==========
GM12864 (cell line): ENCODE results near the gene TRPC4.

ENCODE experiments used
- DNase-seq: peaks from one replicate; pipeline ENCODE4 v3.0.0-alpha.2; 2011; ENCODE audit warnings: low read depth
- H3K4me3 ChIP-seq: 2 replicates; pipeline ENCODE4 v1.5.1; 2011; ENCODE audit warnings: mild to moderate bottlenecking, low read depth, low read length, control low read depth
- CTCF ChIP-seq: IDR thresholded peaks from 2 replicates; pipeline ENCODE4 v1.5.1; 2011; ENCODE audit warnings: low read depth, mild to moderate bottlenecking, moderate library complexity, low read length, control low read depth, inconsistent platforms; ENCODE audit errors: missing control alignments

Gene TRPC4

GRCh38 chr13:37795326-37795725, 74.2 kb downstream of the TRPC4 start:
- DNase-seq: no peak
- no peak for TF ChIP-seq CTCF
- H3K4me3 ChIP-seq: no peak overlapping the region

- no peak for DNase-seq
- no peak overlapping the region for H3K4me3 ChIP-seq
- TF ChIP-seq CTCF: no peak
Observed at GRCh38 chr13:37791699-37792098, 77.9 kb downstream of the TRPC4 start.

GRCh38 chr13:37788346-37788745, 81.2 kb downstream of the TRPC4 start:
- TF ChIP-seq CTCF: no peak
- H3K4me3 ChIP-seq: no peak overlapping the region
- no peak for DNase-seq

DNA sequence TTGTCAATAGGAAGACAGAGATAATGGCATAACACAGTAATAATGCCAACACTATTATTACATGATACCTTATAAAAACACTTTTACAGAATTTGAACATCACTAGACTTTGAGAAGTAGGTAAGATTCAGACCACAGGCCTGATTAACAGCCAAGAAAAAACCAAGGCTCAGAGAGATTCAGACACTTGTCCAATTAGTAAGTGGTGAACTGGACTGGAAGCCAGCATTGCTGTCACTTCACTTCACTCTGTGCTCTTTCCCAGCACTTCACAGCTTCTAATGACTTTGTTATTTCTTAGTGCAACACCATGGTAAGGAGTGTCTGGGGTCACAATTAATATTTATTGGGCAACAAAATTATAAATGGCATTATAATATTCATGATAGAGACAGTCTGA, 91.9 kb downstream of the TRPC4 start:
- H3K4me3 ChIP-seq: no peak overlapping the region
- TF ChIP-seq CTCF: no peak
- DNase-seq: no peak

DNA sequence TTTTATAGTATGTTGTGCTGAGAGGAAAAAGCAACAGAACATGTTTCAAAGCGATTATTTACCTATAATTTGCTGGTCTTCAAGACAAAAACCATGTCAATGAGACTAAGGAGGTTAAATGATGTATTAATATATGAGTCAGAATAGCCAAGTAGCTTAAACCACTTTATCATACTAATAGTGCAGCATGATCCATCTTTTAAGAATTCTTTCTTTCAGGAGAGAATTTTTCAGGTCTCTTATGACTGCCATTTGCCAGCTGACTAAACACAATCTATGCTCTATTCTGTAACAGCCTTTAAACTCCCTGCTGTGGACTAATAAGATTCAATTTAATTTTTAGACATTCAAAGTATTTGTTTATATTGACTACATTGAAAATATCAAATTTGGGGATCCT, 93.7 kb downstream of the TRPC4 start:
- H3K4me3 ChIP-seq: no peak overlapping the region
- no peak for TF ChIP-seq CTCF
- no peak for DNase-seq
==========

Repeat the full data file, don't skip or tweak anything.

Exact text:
GM12864 (cell line): ENCODE results near the gene TRPC4.

ENCODE experiments used
- DNase-seq: peaks from one replicate; pipeline ENCODE4 v3.0.0-alpha.2; 2011; ENCODE audit warnings: low read depth
- H3K4me3 ChIP-seq: 2 replicates; pipeline ENCODE4 v1.5.1; 2011; ENCODE audit warnings: mild to moderate bottlenecking, low read depth, low read length, control low read depth
- CTCF ChIP-seq: IDR thresholded peaks from 2 replicates; pipeline ENCODE4 v1.5.1; 2011; ENCODE audit warnings: low read depth, mild to moderate bottlenecking, moderate library complexity, low read length, control low read depth, inconsistent platforms; ENCODE audit errors: missing control alignments

Gene TRPC4

GRCh38 chr13:37795326-37795725, 74.2 kb downstream of the TRPC4 start:
- DNase-seq: no peak
- no peak for TF ChIP-seq CTCF
- H3K4me3 ChIP-seq: no peak overlapping the region

- no peak for DNase-seq
- no peak overlapping the region for H3K4me3 ChIP-seq
- TF ChIP-seq CTCF: no peak
Observed at GRCh38 chr13:37791699-37792098, 77.9 kb downstream of the TRPC4 start.

GRCh38 chr13:37788346-37788745, 81.2 kb downstream of the TRPC4 start:
- TF ChIP-seq CTCF: no peak
- H3K4me3 ChIP-seq: no peak overlapping the region
- no peak for DNase-seq

DNA sequence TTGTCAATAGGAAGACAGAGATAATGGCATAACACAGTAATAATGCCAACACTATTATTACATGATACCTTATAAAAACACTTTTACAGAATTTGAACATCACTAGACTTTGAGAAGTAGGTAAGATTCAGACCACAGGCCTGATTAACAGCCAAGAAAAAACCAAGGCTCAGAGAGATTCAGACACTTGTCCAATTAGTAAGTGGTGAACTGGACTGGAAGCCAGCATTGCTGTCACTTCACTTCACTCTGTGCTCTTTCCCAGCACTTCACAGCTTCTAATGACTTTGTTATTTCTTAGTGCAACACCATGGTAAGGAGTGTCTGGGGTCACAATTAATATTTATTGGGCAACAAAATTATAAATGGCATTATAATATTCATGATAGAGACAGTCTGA, 91.9 kb downstream of the TRPC4 start:
- H3K4me3 ChIP-seq: no peak overlapping the region
- TF ChIP-seq CTCF: no peak
- DNase-seq: no peak

DNA sequence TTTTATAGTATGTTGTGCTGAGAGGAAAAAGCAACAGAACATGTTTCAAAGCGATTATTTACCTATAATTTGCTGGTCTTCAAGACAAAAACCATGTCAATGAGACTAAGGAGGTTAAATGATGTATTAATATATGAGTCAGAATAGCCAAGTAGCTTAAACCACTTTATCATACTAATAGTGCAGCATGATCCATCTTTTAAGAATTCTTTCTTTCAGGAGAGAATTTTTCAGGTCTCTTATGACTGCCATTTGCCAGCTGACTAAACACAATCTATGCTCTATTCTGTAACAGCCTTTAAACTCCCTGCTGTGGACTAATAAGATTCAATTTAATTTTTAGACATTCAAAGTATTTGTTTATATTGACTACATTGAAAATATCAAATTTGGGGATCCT, 93.7 kb downstream of the TRPC4 start:
- H3K4me3 ChIP-seq: no peak overlapping the region
- no peak for TF ChIP-seq CTCF
- no peak for DNase-seq